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Where can I find a good algorithm, or where is just a good place to start, to implement real-time, non-interactive smoke or fire or mist, in 2D?

I've come across this simple one and this complex 3D one but I was hoping for something in between. Anyone know of any good algorithms?

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Going to accept an answer to this? –  Justicle Feb 18 '10 at 4:43
    
I ended up not heading down this path, so I can't verify the best answer. –  Curyous Jun 12 '10 at 9:59
    
Then choose the highest voted one. It's not like you could choose the wrong answer and have God smite you with lightning. –  Justin Jan 9 '11 at 4:26
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@Justin In some cases, it is OK to spend some time (or infinite) before accepting an answer. You should not push too hard about it. –  belisarius Oct 30 '11 at 20:22
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@belisarius Thank you for calling me out. That comment was the result of my placing too much value on having an as high as possible acceptance rate and thinking myself witty. I apologize to the asker, their response to Justicle is definitely valid reasoning for not choosing a best answer. –  Justin Dec 9 '11 at 13:51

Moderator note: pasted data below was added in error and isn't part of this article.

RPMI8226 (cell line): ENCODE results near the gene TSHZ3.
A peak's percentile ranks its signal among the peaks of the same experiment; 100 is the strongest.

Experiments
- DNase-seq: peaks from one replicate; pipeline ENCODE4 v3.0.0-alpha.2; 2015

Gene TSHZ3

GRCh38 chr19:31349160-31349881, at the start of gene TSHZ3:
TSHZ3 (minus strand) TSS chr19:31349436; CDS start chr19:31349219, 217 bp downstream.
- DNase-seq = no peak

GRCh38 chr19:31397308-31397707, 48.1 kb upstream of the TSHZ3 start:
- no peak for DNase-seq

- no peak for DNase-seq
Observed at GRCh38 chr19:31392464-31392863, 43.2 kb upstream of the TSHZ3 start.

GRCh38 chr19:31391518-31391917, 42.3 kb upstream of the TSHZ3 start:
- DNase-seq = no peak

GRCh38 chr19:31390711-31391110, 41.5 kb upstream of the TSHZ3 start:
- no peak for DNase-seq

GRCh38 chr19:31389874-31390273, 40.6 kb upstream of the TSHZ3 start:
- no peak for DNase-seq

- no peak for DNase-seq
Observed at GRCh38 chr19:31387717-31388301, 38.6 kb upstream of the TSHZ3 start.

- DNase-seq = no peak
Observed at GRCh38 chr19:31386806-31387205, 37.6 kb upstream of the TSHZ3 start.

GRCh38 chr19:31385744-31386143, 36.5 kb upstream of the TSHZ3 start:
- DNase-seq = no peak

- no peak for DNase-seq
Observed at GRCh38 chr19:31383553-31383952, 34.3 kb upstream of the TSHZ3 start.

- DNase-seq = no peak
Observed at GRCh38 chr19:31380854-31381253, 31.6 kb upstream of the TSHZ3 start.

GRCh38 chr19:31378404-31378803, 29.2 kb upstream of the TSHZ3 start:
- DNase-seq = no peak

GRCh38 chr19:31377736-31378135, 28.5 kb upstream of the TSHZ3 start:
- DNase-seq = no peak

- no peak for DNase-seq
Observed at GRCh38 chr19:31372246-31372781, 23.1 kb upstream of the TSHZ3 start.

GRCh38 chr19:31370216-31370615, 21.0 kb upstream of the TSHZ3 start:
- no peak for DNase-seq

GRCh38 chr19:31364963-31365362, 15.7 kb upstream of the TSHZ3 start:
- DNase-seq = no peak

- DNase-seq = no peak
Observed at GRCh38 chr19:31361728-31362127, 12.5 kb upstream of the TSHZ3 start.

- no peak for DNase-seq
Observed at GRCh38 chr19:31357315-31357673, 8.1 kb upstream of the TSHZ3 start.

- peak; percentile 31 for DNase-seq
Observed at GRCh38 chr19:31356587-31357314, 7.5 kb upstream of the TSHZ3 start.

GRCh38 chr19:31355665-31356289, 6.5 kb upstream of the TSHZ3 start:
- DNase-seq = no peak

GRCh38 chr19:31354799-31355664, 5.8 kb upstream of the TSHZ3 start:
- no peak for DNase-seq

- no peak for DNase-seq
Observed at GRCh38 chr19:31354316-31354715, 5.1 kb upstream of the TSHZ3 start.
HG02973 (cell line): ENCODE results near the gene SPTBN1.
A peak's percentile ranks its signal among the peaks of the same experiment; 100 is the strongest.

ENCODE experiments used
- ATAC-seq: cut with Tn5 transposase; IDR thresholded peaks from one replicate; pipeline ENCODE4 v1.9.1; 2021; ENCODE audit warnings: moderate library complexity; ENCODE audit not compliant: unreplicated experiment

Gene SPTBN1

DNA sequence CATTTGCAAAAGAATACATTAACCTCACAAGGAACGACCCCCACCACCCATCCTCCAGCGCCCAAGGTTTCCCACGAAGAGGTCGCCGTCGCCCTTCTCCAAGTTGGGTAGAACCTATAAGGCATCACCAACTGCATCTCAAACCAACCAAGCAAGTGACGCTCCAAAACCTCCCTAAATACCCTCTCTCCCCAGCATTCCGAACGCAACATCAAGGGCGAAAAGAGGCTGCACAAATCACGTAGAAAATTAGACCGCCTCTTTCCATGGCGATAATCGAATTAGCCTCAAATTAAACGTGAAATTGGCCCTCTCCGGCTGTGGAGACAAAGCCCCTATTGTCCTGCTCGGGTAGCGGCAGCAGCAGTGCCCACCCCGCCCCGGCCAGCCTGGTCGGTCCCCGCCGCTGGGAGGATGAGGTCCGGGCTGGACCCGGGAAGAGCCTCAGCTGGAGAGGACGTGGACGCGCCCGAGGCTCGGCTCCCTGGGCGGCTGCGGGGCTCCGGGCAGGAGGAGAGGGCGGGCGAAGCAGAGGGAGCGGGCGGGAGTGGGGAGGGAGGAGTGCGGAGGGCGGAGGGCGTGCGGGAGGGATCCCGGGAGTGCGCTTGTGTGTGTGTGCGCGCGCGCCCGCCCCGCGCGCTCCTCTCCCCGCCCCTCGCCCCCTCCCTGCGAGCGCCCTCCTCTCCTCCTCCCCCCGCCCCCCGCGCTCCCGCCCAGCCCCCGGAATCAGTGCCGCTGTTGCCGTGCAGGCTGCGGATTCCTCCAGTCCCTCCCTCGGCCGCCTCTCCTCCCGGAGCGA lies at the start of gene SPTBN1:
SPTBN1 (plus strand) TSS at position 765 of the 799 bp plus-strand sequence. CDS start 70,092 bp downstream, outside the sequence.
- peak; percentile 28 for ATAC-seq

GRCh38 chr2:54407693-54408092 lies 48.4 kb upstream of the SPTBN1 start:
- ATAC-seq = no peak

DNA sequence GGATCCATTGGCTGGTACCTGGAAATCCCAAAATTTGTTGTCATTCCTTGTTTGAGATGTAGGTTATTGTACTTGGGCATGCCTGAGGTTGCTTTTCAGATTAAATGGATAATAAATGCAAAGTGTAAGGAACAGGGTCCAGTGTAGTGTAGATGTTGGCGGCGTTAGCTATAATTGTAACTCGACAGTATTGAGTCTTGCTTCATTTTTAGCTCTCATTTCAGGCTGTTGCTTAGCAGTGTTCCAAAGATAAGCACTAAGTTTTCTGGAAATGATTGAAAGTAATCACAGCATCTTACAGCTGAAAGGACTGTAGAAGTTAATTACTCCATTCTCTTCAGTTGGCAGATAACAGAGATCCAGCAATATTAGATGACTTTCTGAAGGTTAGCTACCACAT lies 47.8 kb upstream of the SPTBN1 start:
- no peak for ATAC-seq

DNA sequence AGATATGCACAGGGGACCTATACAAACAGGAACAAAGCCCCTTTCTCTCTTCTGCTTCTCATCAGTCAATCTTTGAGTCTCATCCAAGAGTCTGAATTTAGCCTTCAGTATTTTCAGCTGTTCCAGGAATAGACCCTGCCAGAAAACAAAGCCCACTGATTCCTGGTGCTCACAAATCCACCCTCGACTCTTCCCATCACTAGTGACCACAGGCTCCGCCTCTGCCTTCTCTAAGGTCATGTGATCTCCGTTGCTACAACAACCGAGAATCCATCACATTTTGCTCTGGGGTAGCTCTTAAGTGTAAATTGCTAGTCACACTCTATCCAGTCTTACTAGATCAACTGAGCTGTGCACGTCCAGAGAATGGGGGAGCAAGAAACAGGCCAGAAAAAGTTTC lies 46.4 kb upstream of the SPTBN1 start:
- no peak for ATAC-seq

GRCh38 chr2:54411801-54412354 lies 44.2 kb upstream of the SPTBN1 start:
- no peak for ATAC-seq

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4 Answers 4

The best "in-between" algorithm that is in common use is a particle system, described here.

Essentially, you create a bunch of sprites and animate them according to simple rules. With the right parameters and textures, you create smoke as it is done in just about every game published.

Its a bit of a black art getting it right, but there's loads of resources for getting started if you know where to look.

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First link is dead. Moved here maybe?: people.csail.mit.edu/acornejo/Projects/html/smoke.htm –  Justin Jan 9 '11 at 4:30
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This article by Hugo Elias describes a pretty nice variant on the traditional 2D demo fire effect. It's fairly simple and looks pretty good.

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+1 Ah takes me back. –  Justicle Jul 20 '09 at 23:32
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The co-author of the second link (Jos Stam) has a paper that more game focused Real-Time Fluid Dynamics for Games. Quite a accessible read, and you can just keep it to the 2d example.

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Most fire/smoke effects are particle systems. I'd start there and then try to make it more realistic through tweaking the randomness. Play with the shape of the fire, the way color fades, the direction parts of it move.

There's not much in the middle. Either it seems to be tweaking a particle system, or actually delving into temperature and airflow. Here's a project delving into temp/airflow.

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The first example is nothing like a particle system - its the old-school demo "fire" image-based algorithm. –  Justicle Jul 20 '09 at 5:48
    
Ah, I didn't actually read the code, I shouldn't be so hasty, sorry. –  McAden Jul 20 '09 at 7:26
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